Global Energy Markets: Worse Than You May Think

Speaking at a briefing on global energy markets, organized by The National Interest, a leading authority on international energy issues warned that the United States could face an acute energy crisis-including supply disruptions and price increases t

Speaking at a briefing on global energy markets, organized by The National Interest, a leading authority on international energy issues warned that the United States could face an acute energy crisis-including supply disruptions and price increases to $70 per barrel for oil and $2.80, or more, per gallon for gasoline-in the next few years.

J. Robinson West, founder and chairman of PFC Energy, one of Washington's most influential international energy consulting firms, is a former Assistant Secretary of the Interior in the Reagan Administration and a member of the advisory council of The National Interest.  Former National Security Advisor, Brent Scowcroft, moderated the discussion at The Nixon Center.

Using his essay "The Future of Russian Energy" (in the Summer 2005 issue of The National Interest) as a departure point, Mr. West noted that after 9/11, many were predicting that, to reduce dependence on Saudi Arabia, the United States would increase its reliance on Russia as an alternative source of supply. "I am here to tell you," he declared, "that Russia is not the key to America's energy future." 

The energy sector is being mismanaged in Russia, he observed, and there is no competent bureaucracy to oversee operations.  More broadly, West asserted, the country's political leadership has not set clear priorities for what it wants.  The heavy and inefficient hand of the state is bearing down on the energy sector and little has been done to improve weak management accountability.  Moreover, he said, despite high oil prices, Russian firms are not investing in upgrading existing infrastructure or developing new pipelines and fields.  As a result, PFC Energy's analysts no longer feel that Russian oil production is set to peak at 10 million barrels per day in 2008-they see production reaching a lower plateau much sooner.

In part, due to uncertainty following the Yukos case, foreign investors are still reluctant to come into Russia, West said.  Yet, he added, Russian energy sector managers do not seem to understand that the oil business requires constant reinvestment and take money out of their companies instead.  Gazprom-as a company-is making less now than it was three years ago, when oil prices were around $20 per barrel.

In fact, West argued, one of the curses of the Russian energy sector is the equally high prices for oil and gas- as a result, there is no incentive for the government to reform while money is still flowing in in such large supply.  There is a lot of "gravy" circulating widely instead.  Of course, he continued, these problems are not unique to Russia.  State oil companies hold 77 percent of world oil reserves and high prices are discouraging needed changes (and funding massive public sector spending) in Mexico and other countries as well.

Global energy markets are in a peculiar stage today in which demand is not being dampened by rising prices, West said, creating a situation where-in the absence of reinvestment-there is nowhere for the excess capital to go.  Today's markets are also unique in that what is and will remain a cyclical business does not seem susceptible to the normal cycling down after a price boom.  The price of oil will fall significantly from today's levels again in the future, West asserted, but asking when is like asking a Maine lobster fisherman if he's been a fisherman all his life; the answer will likely be "Not yet." If you ask him if the fog will rise, he answers, "Always does."  Unfortunately, finding the specific answers to these questions that business leaders and policy-makers crave is extremely difficult.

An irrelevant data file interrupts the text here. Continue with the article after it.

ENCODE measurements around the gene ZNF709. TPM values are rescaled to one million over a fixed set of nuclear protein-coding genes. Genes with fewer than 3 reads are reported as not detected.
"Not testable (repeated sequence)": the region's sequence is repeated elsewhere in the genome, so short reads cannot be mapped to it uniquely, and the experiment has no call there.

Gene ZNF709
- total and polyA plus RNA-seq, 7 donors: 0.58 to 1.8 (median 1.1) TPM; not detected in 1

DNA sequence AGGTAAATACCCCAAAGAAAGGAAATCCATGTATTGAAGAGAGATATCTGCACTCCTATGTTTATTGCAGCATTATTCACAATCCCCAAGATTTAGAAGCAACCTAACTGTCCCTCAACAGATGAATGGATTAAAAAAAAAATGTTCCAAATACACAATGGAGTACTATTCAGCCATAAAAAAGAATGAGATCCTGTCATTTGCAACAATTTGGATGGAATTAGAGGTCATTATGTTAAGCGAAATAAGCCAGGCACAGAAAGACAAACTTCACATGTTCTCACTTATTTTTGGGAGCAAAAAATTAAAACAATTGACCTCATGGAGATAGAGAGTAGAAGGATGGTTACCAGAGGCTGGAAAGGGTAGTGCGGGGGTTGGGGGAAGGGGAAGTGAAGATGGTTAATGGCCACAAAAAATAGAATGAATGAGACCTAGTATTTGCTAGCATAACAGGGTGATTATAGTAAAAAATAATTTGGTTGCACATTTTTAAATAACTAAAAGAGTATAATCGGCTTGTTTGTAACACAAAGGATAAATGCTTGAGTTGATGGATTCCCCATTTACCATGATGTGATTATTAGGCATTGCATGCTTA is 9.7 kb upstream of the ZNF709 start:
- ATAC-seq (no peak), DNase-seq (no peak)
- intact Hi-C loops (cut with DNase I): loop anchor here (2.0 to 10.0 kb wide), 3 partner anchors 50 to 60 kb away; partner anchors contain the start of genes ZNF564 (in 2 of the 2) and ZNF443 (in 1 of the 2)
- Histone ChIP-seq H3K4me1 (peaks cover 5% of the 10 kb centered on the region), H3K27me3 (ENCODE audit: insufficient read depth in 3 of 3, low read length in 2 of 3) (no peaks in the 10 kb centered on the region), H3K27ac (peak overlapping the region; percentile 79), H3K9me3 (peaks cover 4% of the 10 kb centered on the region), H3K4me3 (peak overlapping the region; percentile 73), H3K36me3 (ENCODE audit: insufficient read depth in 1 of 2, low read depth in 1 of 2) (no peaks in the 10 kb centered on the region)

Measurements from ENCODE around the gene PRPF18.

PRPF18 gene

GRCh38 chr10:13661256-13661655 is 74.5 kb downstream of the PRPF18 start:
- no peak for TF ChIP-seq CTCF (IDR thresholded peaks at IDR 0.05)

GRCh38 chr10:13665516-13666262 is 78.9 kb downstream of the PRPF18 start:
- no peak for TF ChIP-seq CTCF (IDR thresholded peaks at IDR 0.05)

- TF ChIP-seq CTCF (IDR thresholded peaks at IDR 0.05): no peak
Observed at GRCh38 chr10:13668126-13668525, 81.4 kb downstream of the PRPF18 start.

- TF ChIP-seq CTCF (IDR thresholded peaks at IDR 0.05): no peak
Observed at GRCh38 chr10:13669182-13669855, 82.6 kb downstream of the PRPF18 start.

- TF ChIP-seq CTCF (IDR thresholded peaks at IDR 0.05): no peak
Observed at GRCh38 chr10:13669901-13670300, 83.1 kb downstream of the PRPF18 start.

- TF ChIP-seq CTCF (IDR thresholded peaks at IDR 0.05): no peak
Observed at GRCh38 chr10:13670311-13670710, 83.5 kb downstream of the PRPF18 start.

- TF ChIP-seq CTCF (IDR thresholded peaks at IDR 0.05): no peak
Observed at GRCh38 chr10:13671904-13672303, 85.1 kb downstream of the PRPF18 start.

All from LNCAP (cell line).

West also noted that the high level of uncertainty in today's energy market is a key driver of high prices.  There are considerable political uncertainties hanging over most of the major producers-including Russia, Venezuela, Iran, Iraq and Nigeria, he explained.

The very real problem of declining production compounds these uncertainties.

In Iraq, West said, the petroleum sector is in a shambles.  The interim government does not have the authority to make binding deals, and the professional cadres in the oil ministry are being replaced by "acolytes of Chalabi."  As a result, he continued, corruption is increasing to such a point that Anglo-American oil firms will not be able to do business in Iraq-leaving the field open to Chinese, Russian or other less constrained companies.

West continued, pointing out that Iranian production is declining as well, and a new team is coming to power that is more prepared to pursue Iranian interests in the region, which could lead to conflict.  This new team is also not interested in international investment and ideologically opposed to the presence of foreign companies, he concluded.  Turning to Venezuela, West described the state oil company as being on the verge of collapse, and the Chavez government as unstable.  Mexican production is about to drop due to aging fields and infrastructure, and the Mexican constitution prohibits international investment in its oil sector.  Moreover, Mexican politicians have been diverting a cash flow out of PEMEX into other projects, leaving little for reinvestment, he concluded.  For politicians, West said, "oil is like plumbing … as long as it works they don't care" about efficient operations or long-term sustainability.  This leads to underinvestment in infrastructure, pipelines, and development of new assets.